|Friday, July 25
Updated: July 26, 8:53 AM ET
Will Uday's legacy live on?
By Tom Farrey
Sharar Haydar was at home in London when one of his brothers in Baghdad notified him by text message.
Haydar, a former Iraqi national soccer team member, was among the first Iraqi athletes to alert the Western world to the horrors of Uday Hussein, that nation's former Olympic and soccer chief. Unlike other exiled athletes who were overcome with fear, he had risked the safety of his family by detailing the torture of athletes, including himself. When International Olympic Committee officials came to speak with him in February, he berated them for a half hour for not taking action sooner, for looking the other way all these years while athletes got their feet caned for nothing more than making a bad pass.
He calmed down. The IOC people got to ask their questions. They went home -- and dissolved the Iraqi National Olympic Committee. It was a first in Olympic history.
Now his tormentor's eyelids are shuttered for good, his bald head splattered with blood. The world got to see the pictures Thursday, released by the U.S. government.
He's glad his country is rid of Uday. But he wishes Uday wasn't exterminated.
But even in looking forward, there are practical concerns. Notably: Who exactly did Uday's dirty work? It's an important question as the Iraqi people and, more immediately, the U.S.-led civilian group currently governing Iraq, the Coalition Provisional Authority, try to figure out which Iraqis to trust in rebuilding sports in that country.
In May, the IOC dissolved the Iraqi National Olympic Committee as a way to prevent Uday -- still listed then as its president -- or his former associates from continuing to run sports in the country. Its executive board declared that "no person involved in any abuse committed by the previous administration will be allowed to participate in the reconstruction" of the new national Olympic committee.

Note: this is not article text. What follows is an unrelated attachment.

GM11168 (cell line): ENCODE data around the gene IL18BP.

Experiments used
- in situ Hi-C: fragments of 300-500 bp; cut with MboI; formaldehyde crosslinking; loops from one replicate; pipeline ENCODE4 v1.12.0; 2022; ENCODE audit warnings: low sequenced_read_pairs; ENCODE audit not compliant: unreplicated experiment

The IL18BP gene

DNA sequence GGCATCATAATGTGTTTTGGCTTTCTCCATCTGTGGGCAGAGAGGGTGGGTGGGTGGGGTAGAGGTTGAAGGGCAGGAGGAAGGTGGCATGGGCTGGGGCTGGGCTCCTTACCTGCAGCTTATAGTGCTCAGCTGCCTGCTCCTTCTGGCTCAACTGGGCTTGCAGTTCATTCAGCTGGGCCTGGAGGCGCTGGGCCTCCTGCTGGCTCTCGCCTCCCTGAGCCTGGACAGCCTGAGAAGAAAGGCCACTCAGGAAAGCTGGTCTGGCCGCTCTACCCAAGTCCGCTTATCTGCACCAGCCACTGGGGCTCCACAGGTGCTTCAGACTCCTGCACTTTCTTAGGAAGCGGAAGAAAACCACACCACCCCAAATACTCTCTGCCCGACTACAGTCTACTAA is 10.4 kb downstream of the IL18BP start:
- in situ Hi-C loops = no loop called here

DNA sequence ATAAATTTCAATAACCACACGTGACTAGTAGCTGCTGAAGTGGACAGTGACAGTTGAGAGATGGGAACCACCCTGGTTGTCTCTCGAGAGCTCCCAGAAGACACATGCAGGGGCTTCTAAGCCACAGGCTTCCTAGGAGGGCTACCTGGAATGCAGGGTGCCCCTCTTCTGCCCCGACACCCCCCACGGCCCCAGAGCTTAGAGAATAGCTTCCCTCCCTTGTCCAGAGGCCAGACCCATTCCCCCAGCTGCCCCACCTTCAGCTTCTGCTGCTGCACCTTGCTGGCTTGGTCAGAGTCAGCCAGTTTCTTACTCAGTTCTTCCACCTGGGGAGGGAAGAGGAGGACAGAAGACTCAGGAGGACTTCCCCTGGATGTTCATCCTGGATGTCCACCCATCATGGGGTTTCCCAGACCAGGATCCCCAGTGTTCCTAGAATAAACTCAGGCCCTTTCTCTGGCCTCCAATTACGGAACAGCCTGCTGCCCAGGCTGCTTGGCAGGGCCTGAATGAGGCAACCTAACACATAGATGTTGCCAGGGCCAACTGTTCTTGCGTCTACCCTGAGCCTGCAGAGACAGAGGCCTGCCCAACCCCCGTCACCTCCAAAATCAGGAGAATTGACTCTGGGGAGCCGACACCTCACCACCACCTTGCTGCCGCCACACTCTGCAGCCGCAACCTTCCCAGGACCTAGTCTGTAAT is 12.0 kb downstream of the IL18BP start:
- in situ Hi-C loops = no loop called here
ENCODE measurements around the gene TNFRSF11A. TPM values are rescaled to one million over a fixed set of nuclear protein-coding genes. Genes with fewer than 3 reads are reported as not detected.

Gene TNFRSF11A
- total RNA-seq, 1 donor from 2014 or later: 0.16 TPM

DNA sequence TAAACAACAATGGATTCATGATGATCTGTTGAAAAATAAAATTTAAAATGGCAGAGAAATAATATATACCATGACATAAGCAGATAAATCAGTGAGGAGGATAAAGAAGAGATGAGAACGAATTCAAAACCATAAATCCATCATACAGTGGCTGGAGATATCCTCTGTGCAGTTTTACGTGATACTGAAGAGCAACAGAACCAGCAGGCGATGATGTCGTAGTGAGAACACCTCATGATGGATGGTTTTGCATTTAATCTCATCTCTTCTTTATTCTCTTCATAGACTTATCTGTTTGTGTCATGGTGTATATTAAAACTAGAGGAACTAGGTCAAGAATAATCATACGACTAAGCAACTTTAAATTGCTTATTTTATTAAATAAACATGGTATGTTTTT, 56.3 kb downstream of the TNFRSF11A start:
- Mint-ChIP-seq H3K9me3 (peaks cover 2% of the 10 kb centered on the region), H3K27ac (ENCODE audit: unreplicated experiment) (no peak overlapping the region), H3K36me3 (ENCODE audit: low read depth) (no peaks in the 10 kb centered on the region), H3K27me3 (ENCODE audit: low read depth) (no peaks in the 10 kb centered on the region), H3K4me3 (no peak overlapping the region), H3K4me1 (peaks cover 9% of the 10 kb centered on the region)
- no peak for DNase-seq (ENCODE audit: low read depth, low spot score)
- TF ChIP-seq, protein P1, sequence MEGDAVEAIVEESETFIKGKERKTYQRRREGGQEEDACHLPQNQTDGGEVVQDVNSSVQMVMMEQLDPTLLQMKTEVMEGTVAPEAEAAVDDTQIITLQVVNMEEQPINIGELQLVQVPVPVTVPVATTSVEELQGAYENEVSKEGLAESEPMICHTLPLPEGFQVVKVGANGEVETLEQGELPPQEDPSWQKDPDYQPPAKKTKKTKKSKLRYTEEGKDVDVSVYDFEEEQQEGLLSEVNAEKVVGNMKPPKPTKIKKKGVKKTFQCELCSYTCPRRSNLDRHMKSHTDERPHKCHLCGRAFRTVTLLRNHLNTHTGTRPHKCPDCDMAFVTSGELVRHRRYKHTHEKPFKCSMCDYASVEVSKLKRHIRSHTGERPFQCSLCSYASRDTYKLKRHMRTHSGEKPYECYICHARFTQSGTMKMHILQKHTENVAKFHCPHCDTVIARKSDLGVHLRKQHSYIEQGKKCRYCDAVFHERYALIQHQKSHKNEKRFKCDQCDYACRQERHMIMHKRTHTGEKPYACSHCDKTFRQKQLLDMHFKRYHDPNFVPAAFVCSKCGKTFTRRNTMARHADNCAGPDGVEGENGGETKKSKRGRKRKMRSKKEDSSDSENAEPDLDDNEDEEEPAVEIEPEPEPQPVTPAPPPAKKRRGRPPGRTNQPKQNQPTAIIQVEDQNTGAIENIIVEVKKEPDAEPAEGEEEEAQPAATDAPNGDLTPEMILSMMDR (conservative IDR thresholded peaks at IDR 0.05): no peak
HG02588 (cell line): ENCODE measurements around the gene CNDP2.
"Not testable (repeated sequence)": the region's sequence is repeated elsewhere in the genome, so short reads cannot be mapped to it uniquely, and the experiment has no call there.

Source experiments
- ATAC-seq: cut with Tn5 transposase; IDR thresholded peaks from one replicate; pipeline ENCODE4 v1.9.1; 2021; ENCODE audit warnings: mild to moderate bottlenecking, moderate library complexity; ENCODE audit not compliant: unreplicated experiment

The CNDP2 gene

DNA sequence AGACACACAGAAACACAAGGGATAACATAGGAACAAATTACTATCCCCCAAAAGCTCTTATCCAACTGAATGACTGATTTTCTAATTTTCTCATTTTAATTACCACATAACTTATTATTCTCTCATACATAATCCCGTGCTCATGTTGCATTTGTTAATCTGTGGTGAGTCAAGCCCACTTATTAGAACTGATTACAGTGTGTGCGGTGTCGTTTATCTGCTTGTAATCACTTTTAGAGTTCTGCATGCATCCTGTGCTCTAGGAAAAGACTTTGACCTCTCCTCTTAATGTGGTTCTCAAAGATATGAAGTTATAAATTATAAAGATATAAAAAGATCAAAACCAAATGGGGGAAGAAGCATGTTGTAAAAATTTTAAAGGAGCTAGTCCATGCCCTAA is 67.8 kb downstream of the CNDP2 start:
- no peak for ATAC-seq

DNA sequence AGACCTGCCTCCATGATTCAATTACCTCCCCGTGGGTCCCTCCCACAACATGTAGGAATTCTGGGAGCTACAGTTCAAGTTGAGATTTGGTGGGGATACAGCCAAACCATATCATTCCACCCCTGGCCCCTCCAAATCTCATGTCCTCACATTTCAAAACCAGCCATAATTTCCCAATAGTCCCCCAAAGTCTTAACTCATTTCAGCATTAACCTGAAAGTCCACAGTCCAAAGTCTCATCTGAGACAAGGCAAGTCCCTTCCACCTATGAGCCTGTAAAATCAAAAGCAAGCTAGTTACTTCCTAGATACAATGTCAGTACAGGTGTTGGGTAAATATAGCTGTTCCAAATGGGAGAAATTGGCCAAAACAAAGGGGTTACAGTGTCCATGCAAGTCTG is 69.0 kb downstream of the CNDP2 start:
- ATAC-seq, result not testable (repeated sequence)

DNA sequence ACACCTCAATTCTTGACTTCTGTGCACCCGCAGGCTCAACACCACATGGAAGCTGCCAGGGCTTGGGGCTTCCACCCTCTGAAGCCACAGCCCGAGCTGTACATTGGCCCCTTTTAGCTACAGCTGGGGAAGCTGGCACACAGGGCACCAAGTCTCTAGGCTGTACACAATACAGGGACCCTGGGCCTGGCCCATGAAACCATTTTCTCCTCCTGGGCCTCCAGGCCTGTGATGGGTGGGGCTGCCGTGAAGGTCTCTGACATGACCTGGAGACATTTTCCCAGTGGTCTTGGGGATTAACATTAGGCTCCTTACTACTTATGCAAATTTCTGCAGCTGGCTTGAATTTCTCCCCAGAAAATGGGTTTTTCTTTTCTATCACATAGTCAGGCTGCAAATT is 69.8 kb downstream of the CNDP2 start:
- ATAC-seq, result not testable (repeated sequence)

Don Eberly, the Bush Administration's senior advisor for the ministries of sports and youth, also had stated his intentions to start fresh. He told the U.S. Chamber of Commerce, "The first priority will be to build a new approach from scratch, removing whatever remnants that might exist of the Ba'ath party," the corrupt, ruling political arm under Saddam Hussein and his sons, Uday and Qusay.
Case in point: A contentious dispute over the influential role of Abdul Razak al-Taey, whom Eberly has installed as his deputy in the sports ministry. Eberly likes him because he is well-connected, an asset in a chaotic country that needs to get its sports culture moving again, if for nothing else than to get some of the young, unemployed men off the streets and focused on something other than the U.S. occupation.
"He seems to know the sports scene as well as anyone here," Eberly said.
But Haydar argues that al-Taey was too close to the former regime, which he had served in a variety of roles, including head of the volleyball federation, for many years. He said those concerns were ignored when he told Eberly that al-Taey was corrupt and could not be trusted.
"He called me a troublemaker," Haydar said of Eberly.
Haydar, another member of Eberly's transitional team, has offered to resign over the flap. He said Eberly -- the former White House deputy director of faith-based initiatives -- is trying to do right by Iraqi sports but that he is handicapped to make the best decisions because of the language barrier and his lack of familiarity with the Iraqi sports culture.